Deification in the Flesh: How Cognitive Linguistics Calls for a Radical Interpretation of Deific

**This proposal was also proposed as part of the “The Anthropological and Scriptural Contours of Deification” session proposal.**

This proposal argues that a radical reinterpretation of the Christian doctrine of theosis (deification) is in place with the latest development in cognitive linguistics. It has been widely accepted that Jules Gross’s La divinization du chrétien d’après les pères grecs (1938), a comprehensive study of deification in the writings of the Greek Fathers, has been replaced by Norman Russell’s The Doctrine of Deification in the Greek Patristic Tradition (2004) as the leading scholarly work in the field. Russell suggests four distinctive usages of deification within a threefold typology: the nominal, analogical, and metaphorical. His latter category is subdivided into “ethical” and “realistic” treatments. Russell’s framework, though criticized and revised by numerous scholars, has by and large been retained as the foundation for scholarly research, utilizing basic philosophical terminologies such as “metaphorical,” “analogical,” “ethical,” “aesthetic,” “realistic,” “ontological,” etc. In particular, Russell deploys the platonic terms such as homoiosis and methexis to unpack the “metaphorical” sense of deification. Moreover, his underlying claim is that deification was first developed as a metaphor and then developed as a spiritual doctrine in its maturity.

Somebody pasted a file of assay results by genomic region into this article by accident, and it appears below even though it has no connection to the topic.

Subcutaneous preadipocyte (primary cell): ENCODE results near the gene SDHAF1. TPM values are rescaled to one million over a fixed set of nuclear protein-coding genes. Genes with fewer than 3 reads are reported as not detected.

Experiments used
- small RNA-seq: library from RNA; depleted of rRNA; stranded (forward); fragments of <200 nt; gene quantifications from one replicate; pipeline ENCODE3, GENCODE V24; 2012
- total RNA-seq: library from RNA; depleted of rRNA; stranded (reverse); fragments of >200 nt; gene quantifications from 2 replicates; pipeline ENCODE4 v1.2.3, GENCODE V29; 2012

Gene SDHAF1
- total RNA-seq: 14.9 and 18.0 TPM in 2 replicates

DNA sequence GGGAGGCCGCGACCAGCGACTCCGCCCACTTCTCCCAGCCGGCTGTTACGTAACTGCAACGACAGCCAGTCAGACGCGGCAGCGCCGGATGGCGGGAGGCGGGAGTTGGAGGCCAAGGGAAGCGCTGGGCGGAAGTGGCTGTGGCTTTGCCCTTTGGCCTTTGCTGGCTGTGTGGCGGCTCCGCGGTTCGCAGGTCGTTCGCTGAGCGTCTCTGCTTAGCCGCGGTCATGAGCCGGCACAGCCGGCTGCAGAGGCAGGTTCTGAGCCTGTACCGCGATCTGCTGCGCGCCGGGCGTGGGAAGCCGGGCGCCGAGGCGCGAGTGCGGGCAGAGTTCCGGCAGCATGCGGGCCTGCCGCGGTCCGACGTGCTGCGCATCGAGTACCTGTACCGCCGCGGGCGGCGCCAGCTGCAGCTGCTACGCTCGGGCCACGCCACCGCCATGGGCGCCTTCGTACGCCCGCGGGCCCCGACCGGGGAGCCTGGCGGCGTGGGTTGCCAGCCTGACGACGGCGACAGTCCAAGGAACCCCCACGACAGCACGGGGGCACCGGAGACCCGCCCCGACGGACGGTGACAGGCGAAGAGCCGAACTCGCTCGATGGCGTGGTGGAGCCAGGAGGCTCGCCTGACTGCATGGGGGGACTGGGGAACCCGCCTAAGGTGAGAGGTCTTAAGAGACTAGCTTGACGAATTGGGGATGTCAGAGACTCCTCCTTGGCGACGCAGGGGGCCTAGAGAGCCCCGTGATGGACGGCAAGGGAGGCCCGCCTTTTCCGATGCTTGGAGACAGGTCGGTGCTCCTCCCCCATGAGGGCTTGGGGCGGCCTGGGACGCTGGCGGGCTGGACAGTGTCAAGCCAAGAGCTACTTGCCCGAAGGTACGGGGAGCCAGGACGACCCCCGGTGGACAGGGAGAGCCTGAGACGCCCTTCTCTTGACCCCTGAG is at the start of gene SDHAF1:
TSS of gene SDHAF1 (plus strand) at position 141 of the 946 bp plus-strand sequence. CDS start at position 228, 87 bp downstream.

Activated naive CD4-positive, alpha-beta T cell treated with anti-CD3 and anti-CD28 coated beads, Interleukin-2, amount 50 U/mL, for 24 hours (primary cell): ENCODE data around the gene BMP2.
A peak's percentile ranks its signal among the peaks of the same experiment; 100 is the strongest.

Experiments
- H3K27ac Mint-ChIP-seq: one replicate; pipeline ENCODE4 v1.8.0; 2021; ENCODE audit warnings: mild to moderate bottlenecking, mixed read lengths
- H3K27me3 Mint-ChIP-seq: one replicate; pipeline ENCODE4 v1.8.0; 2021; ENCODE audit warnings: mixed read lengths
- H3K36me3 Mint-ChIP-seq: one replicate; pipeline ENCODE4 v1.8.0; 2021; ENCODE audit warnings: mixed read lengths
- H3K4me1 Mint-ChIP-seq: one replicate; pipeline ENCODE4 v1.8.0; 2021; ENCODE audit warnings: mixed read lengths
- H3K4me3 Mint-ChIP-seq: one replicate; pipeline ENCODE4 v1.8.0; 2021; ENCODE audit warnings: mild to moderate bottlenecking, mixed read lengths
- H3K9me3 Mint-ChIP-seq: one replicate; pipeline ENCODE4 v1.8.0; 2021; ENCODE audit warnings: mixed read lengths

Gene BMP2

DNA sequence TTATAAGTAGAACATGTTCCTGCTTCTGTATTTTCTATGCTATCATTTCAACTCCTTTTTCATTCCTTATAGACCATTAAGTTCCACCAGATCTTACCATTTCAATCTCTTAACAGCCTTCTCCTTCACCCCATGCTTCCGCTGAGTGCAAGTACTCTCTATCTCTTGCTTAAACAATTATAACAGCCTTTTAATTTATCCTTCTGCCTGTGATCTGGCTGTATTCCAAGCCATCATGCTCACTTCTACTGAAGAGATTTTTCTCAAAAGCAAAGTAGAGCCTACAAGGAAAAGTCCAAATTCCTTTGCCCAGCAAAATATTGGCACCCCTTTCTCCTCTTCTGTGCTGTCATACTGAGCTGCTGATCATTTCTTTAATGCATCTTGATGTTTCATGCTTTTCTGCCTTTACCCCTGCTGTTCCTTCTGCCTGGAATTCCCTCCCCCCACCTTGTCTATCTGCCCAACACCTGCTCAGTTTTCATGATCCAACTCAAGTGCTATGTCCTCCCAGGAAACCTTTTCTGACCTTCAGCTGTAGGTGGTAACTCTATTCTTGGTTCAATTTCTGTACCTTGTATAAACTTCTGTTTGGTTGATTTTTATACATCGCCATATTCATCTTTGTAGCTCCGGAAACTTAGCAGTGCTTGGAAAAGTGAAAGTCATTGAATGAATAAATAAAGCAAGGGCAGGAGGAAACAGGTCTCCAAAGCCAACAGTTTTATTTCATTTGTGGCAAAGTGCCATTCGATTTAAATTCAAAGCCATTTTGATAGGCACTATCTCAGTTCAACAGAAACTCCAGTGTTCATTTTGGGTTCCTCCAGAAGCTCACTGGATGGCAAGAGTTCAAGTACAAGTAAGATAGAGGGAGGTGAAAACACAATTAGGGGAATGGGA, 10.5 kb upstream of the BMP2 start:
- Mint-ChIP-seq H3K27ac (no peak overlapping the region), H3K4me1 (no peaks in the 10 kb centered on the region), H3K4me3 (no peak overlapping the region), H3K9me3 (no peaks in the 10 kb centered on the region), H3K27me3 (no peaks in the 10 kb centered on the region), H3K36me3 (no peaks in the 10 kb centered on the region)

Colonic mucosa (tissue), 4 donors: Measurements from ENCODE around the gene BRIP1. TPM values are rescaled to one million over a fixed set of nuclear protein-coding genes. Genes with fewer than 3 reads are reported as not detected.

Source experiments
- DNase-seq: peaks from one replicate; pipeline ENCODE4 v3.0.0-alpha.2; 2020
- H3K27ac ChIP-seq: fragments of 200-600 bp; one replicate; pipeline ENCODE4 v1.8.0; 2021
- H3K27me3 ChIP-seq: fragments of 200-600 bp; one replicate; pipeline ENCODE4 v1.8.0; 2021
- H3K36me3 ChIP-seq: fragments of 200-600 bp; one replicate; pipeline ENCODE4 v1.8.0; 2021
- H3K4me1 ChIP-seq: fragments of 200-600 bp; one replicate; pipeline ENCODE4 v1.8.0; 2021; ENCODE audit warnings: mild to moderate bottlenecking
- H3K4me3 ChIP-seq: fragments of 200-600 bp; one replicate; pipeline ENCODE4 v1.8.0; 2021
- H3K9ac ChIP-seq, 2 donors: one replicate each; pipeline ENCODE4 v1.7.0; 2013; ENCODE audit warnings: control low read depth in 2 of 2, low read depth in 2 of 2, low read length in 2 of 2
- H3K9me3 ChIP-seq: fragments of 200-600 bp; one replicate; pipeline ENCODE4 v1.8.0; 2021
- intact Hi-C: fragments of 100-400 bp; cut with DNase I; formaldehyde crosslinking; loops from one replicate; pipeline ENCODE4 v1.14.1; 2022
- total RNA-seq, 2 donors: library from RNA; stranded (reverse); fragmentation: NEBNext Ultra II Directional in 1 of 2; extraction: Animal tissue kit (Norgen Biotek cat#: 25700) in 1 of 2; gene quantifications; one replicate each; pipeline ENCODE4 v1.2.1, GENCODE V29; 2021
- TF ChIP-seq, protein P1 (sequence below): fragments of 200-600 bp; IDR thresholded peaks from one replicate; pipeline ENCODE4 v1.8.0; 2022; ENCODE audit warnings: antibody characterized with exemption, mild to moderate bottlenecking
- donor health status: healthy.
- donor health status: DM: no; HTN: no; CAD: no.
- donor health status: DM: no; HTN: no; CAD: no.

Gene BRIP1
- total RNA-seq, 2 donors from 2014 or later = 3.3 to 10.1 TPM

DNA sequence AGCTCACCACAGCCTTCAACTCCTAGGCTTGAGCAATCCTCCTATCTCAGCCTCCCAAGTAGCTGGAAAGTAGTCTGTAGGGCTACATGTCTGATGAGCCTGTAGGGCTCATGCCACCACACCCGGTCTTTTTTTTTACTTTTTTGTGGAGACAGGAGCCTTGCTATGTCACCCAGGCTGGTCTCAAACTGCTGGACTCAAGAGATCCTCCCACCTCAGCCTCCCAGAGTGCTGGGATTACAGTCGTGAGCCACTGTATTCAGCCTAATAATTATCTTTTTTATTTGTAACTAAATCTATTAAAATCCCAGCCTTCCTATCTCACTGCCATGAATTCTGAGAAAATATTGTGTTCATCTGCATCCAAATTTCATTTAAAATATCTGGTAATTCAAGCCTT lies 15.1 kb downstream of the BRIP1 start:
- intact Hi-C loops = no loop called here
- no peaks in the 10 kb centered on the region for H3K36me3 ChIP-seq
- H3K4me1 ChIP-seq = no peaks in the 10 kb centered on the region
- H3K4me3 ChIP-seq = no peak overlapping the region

However, these foundational presuppositions cannot stand the scrutiny of the three major findings of cognitive science: 1) the mind is inherently embodied; 2) thought is mostly unconscious; and 3) abstract concepts are largely metaphorical. In their now classic Philosophy in the Flesh, George Lakoff and Mark Johnson argue that the central parts of Western philosophy are inconsistent with these three findings from the science of the mind. They boldly suggest that an empirically responsible philosophy would require Western culture in general, and Anglo-American culture in particular, to abandon some of its deepest philosophical assumptions. If this is true, then much of the philosophical underpinning behind the theological study of deification needs a radical reinterpretation.
By building on the crucial discoveries of cognitive science, this proposal studies the spatial logics of several basic body-based image schemas used in abstract reasoning of deification. The typical deificational passages of 2 Peter 1:4 and Paul’s “in Christ” language of union with Christ all employ image schemas of in-out, part-whole, near-far, source-path-goal, and containment. These findings are significant in that, first, deification has always been a conceptual metaphor through and through. Second, as a conceptual metaphor, deification is directly related to our embodiment. Third, deification is pan-Christian across languages and cultures.

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